» Regulation of Transcription in Eukaryotes
    » Fidelity of Transcription (RNA Editing)
» Chemical Synthesis of Nucleic Acids (Oligonucleotides)
» Bibliography of Nucleic Acid Synthesis
In spite of this similarity, however, the details are very different in eukaryotic cells and are summarized as follows. The fundamental process is identical in prokaryotes and eukaryotes, in that an RNA polymerase complex binds to the promoter and initiates transcription at a start site downstream to the promoter. De novo initiation of anRNAchain occurs with a purine nucleotide and creation of a transcription bubble with the open complex. The transcription complex can slide back along the nascent chain and endonucleolytically cleave off the 3´ segment, then moves forward along the DNA template chain; termination occurs at specific regions in the genes.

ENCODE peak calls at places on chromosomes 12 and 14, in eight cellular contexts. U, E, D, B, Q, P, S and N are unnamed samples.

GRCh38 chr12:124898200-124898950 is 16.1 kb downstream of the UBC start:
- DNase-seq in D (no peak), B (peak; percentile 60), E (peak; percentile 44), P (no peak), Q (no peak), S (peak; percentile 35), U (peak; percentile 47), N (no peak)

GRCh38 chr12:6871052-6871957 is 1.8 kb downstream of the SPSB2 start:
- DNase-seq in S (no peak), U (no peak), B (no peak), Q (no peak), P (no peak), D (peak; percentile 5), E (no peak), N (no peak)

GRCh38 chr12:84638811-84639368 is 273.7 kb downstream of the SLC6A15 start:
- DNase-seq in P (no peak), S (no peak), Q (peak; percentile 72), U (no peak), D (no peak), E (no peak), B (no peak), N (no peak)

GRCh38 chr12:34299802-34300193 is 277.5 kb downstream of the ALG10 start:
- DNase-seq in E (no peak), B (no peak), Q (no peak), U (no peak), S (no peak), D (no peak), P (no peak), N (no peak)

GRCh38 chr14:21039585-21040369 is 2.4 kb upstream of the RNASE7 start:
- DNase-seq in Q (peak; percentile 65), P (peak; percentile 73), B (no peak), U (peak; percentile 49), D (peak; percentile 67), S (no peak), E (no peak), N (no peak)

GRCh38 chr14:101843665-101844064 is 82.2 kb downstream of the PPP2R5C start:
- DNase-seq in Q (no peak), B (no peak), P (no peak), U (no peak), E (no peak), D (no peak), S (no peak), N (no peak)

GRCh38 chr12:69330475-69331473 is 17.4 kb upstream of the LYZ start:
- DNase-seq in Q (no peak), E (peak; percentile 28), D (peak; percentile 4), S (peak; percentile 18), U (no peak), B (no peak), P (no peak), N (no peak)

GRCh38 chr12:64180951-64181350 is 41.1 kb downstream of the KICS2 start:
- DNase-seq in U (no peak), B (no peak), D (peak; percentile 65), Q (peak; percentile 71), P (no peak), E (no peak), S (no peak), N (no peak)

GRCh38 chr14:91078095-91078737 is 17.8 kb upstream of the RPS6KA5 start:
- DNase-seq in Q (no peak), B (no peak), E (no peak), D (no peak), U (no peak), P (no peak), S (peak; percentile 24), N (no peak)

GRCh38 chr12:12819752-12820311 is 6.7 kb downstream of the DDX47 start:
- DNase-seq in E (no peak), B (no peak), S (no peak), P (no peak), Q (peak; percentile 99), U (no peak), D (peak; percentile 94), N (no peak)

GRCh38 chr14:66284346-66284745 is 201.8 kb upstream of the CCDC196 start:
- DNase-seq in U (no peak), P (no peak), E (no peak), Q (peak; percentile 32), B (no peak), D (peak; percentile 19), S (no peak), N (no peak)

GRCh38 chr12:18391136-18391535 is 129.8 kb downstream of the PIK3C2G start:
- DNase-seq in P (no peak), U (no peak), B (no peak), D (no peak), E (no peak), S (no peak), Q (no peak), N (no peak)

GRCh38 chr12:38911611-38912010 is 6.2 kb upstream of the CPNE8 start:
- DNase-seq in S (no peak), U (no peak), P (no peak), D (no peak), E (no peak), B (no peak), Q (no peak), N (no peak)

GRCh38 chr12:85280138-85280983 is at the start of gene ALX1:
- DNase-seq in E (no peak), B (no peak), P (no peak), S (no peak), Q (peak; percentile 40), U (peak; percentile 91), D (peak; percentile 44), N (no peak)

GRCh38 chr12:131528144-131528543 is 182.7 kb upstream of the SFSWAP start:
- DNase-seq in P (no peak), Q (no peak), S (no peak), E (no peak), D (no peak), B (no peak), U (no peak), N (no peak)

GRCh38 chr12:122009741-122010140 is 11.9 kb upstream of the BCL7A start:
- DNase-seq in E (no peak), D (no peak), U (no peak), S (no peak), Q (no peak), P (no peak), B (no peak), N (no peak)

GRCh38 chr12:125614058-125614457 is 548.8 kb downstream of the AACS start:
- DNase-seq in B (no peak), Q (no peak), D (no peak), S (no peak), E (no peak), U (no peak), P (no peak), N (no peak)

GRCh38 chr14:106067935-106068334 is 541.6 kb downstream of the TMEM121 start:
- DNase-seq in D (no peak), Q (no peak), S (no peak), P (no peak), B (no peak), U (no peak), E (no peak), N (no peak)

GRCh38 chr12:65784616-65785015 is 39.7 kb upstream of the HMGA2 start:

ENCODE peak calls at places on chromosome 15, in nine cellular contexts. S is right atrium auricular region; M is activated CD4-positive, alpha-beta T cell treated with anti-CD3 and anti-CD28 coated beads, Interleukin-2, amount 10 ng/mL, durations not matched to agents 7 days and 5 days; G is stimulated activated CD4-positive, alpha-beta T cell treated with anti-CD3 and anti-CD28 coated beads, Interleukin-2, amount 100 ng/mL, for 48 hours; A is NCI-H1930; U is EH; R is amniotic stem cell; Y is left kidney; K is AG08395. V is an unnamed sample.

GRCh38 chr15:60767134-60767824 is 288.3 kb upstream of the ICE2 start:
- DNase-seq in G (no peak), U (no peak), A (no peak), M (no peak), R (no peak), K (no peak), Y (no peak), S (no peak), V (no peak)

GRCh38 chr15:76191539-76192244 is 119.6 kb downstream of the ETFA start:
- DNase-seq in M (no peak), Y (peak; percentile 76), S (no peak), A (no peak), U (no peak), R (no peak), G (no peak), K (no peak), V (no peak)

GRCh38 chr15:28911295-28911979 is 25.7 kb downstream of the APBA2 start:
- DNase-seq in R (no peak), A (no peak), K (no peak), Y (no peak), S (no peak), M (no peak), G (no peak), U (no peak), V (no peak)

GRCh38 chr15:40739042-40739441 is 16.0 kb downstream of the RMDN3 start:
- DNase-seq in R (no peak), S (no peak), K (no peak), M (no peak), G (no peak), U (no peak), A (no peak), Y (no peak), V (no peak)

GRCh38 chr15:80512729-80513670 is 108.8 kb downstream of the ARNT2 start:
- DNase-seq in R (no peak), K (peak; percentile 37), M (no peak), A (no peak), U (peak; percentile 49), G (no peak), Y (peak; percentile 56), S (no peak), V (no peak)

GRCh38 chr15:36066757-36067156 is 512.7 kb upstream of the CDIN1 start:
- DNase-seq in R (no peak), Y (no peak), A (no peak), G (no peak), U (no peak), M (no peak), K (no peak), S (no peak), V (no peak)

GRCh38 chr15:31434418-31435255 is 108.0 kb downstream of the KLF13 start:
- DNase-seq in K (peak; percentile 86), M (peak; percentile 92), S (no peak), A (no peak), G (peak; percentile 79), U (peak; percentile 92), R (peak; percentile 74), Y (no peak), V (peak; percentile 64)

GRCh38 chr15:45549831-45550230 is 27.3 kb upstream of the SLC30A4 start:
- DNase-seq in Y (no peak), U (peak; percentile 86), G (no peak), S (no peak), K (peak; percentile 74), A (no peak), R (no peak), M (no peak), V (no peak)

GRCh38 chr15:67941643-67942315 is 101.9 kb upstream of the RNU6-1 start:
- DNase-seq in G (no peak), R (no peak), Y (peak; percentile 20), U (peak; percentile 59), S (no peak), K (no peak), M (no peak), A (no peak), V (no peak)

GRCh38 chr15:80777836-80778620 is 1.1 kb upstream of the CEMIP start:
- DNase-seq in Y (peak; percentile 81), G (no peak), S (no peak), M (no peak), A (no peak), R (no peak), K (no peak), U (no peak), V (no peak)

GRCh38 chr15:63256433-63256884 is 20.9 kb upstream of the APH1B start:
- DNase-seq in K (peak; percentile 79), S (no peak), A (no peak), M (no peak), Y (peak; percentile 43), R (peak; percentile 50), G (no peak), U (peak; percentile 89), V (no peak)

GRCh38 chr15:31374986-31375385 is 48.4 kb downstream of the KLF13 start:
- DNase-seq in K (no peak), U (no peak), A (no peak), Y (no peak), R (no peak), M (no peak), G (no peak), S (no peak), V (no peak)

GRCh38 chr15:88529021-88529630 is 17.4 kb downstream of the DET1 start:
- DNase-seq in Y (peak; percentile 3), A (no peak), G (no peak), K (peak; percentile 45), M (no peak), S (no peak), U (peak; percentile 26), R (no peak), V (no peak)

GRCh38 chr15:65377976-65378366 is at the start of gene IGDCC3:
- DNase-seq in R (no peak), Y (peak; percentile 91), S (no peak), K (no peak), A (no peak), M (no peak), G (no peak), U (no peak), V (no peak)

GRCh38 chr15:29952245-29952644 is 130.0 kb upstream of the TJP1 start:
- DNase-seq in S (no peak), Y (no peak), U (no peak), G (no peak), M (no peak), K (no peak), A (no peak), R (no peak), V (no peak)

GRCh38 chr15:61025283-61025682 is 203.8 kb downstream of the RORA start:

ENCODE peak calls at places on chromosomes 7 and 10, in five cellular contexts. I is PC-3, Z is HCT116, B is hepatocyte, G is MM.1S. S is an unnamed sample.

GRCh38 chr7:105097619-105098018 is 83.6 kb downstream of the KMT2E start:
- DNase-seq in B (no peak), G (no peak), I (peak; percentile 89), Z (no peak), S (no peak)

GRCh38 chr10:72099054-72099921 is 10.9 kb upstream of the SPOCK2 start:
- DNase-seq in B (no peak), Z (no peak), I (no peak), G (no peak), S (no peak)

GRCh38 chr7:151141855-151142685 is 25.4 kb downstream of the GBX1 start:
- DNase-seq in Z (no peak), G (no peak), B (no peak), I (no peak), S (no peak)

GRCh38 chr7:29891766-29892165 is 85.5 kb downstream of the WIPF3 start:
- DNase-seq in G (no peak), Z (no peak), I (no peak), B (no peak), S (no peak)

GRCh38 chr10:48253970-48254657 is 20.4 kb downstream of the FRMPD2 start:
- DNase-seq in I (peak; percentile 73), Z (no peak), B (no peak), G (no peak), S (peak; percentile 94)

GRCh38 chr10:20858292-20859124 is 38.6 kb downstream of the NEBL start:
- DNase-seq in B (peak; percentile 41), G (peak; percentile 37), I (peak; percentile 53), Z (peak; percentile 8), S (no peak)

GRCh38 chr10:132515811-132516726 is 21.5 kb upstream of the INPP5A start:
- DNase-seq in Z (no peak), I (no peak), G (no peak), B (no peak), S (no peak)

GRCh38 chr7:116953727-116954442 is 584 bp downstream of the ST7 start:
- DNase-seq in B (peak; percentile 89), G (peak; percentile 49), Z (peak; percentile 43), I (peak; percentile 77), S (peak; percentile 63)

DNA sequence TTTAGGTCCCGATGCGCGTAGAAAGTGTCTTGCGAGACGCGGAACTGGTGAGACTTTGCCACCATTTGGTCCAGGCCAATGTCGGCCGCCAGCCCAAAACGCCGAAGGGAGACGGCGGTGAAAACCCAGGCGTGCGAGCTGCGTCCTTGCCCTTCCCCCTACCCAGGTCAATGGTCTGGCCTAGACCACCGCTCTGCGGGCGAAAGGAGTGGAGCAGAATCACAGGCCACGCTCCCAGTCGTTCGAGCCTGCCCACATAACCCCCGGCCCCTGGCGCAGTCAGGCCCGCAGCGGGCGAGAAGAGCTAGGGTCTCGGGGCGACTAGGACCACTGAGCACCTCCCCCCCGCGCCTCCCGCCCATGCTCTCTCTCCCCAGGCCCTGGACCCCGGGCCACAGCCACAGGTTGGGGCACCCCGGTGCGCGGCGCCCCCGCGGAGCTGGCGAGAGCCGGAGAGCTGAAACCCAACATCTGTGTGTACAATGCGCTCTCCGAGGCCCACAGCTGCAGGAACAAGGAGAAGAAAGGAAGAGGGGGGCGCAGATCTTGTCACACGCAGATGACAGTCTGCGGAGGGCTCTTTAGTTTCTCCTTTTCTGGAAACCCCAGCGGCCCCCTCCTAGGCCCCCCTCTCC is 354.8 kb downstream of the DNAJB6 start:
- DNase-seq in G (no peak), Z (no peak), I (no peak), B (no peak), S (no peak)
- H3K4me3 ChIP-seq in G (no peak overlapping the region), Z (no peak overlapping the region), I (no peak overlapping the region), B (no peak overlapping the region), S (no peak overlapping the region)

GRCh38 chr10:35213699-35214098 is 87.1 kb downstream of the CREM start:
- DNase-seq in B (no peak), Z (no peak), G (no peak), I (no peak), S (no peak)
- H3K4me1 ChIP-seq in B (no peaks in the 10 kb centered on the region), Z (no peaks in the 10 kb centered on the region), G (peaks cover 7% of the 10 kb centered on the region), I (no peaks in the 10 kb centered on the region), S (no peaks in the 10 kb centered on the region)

1. Eukaryotic RNA polymerases contain many more subunits, located in the different regions of the nucleus. Pol I, specific for synthesizing rRNA, is located in the nucleolus, a specialized structure within the nucleus, while Pol II and Pol III are in the nucleoplasm. These enzymes have 8–14 subunits with a total molecular mass >500 kD. The large subunits have some sequence similarity with the bacterial RNA polymerases. RNA polymerases of mitochondria and chloroplasts are phylogenetically closer to bacterial RNA polymerase, commensurate with the fact that the target genes of these enzymes are fewer and much smaller in organelles, which are thought to have arisen by symbiotic acquisition of bacteria by primitive eucaryotes.